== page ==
– Federal agencies
– National organizations
38
State Departments of Insurance
• Responsible for regulating
– Insurance companies
– Medicare carriers
– Fiscal Intermediaries
– Durable Medical Equipment Regional
Carriers
– Rural Home Health Intermediaries
• Enforce insurance-related statutes
39
State Medicaid Offices
• Federal government establishes general guidelines
• States administer Medicaid program at local level
– Establish guidelines for eligibility and services
– Process claims
• Names of state Medicaid offices vary
– Social Services
– Public Assistance
– Human Services
– Community Services
40
State Survey Offices
• Conduct periodic inspections
• Ensure health care facilities comply with
health safety standards
• Ensure health care facilities comply with
quality standards
41
State Units on Aging
• Sometimes called departments of aging
• Responsible for enforcing statutes
• Provide services for aged and sometimes for
disabled
• Administer aging programs
– Information and referral help lines
– Nursing home ombudsman
42
Consumer and Advocacy Groups
• Advocates for issues involving elderly
• Provide information about
– Private health insurance
– Managed care
– Medicare and Medicaid
– Other health-related issues
43
Reaching Medicare Beneficiaries
Communication Strategies
44
Understanding the Audience
•
•
•
•
•
•
First step in designing effective products
Who they are
Where they live
Cultural factors that influence behavior
Behaviors when seeking health information
Levels of health literacy
45
Print Products
46
Design, Layout, and Format
•
•
•
•
•
Critical to attracting and holding attention
Inspires to read and re-read the text
Is it visually appealing?
Is message clear, simple, and direct?
Are photos and illustrations culturally
appropriate?
• Keep message short, simple, to the point
47
Color
• Important for all elderly populations
– Catches the eye
– Helps those with declining vision
• Preferred by all seniors and easiest to read
– Black on a light background
– Additional color for accent
48
Typestyle
• Easy to read
– Times or Garamond (serif fonts)
– Ariel or Verdana (sans serif fonts)
• No more than two typefaces
• 14-point font size
• Align text on left (“ragged right”)
49
The Message
• Use simple, basic language
• Use short sentences
• Follow the rules for newspaper articles
– Answer the questions “who, what, why,
when, where, and how”
• Include definitions of medical terms
• Avoid jargon and acronyms
50
Other Media
51
Outdoor Media
•
•
•
•
•
•
Know travel habits of audience
Keep message simple and short
Print should be large, clear, easy to read
Feature one large graphic
Make sure it is illuminated
Choose a high-traffic area
52
Educational Videos
•
•
•
•
•
•
Know your audience
Keep script simple
Focus-test the storyboards
Use animation, music
Allow for transitions
Consider using a production company
53
Public Service Announcements
• 15-, 30-, or 60-second format
• Feature respected spokespersons
•
•
•
•
Negotiate on talent
Tell who, what, why, where, when, and how
Use clear, simple language
Include a call to action and repeat it
54
Producing the PSA
• Research local radio and TV production studios
– Discuss budgets honestly with them
– If no budget, visit the public information officer
• Make sure everything is included when using a
production studio
• Background music helps attract attention
– Do not overpower vocals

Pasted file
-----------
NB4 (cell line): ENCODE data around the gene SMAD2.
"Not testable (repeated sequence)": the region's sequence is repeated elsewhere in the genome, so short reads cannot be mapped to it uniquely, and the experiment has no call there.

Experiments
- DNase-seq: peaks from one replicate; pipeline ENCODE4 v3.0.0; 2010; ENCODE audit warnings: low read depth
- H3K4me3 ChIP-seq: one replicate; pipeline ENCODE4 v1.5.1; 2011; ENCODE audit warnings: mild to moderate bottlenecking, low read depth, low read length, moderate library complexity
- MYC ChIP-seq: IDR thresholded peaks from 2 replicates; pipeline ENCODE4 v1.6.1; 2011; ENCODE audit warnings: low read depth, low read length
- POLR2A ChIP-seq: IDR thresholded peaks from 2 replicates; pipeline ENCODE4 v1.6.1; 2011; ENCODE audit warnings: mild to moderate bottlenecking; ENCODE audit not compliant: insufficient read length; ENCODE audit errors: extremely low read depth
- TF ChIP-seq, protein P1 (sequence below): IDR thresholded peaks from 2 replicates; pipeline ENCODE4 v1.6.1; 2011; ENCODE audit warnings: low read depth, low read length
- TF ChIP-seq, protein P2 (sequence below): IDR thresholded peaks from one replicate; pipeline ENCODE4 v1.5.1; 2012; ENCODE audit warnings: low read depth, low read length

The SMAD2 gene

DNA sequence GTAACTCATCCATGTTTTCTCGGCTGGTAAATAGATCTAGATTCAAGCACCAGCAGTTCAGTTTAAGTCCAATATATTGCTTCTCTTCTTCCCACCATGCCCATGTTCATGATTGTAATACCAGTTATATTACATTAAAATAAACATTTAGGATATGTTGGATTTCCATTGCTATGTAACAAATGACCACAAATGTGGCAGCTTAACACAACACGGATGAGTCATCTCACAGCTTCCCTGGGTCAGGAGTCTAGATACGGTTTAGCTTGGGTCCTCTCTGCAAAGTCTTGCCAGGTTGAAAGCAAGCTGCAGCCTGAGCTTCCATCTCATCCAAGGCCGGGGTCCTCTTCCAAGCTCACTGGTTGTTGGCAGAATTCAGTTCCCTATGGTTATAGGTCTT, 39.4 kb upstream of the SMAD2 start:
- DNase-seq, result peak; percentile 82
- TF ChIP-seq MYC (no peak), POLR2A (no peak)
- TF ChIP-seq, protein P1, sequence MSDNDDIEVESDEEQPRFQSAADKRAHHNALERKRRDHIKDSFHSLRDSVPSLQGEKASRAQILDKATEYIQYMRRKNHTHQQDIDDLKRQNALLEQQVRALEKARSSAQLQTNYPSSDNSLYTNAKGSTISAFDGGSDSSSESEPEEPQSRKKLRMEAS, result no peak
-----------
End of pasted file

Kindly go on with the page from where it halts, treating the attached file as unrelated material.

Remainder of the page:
– Find royalty-free music
– Research the need for a buy-out fee
55
Dissemination Strategies
56
Assessing Distribution Channels
• Select best channels
• Maximize message distribution
• Assess your audience by researching
–
–
–
–
Lifestyles
Media preferences
Geographic locations
Income and education levels
57
Media Placement
• With a limited budget, look for free
advertising
• Aim for legitimate news coverage
• Ask for free placement
– Call the public information officer
• CMS ROs can refer you to their contacts
58
Media Buying
• Buy media with the greatest impact
• Media prices are often inflated
– Ask for the lowest price
• Local television stations have a cadre of
faithful viewers
• Local radio call-in shows are good channels
59
Maintaining Contacts
• Keep your contacts working for you
– Call to say “thanks”
– Share any feedback or results
– Write a thank-you note on official stationery
60
Promoting Your Product
• Post/promote the product on your website
• Make sure government partners know about it
– Federal
– State
– Local
• Make sure everyone in your organization
knows it exists
61
Disseminating PSAs
• Tell them you are sending a PSA
– Send proper format
– Send instructions to run it as often as possible
• Follow up with a phone call
– Make sure he/she received the ad
– Discuss the importance of the message
62
Disseminating Print Media
• Submit an article signed by a Medicare official
– Follow up with a phone call
• Scan for related news stories
• Have a strong message with a fresh angle
63
Community Programs
• Public events and exhibits
– Especially shopping malls
• Traveling health booth
– Offer basic Medicare information
• Health and nutrition seminars
– Include visuals, a brief video, or charts
– Have experts available
64
Other Events
• Speakers series at places seniors congregate
• Neighborhood churches
• Housing facilities
• Community or senior centers
• Nutrition sites
• Health fairs
• Conferences
65
Remember…
The Faces Behind the Numbers
66
HORIZONS Project
Reaching Diverse Populations
• Culture- and language-appropriate Medicare information
• Overcome communication barriers in diverse populations
– African American
– Asian American/Pacific Islander
– Hispanic American
– American Indian/Alaska Native
• Focus on those with the greatest barriers
67
Supporting Research
• Minority-owned marketing firms
– Analyzed
• U.S. Census data
• Available CMS data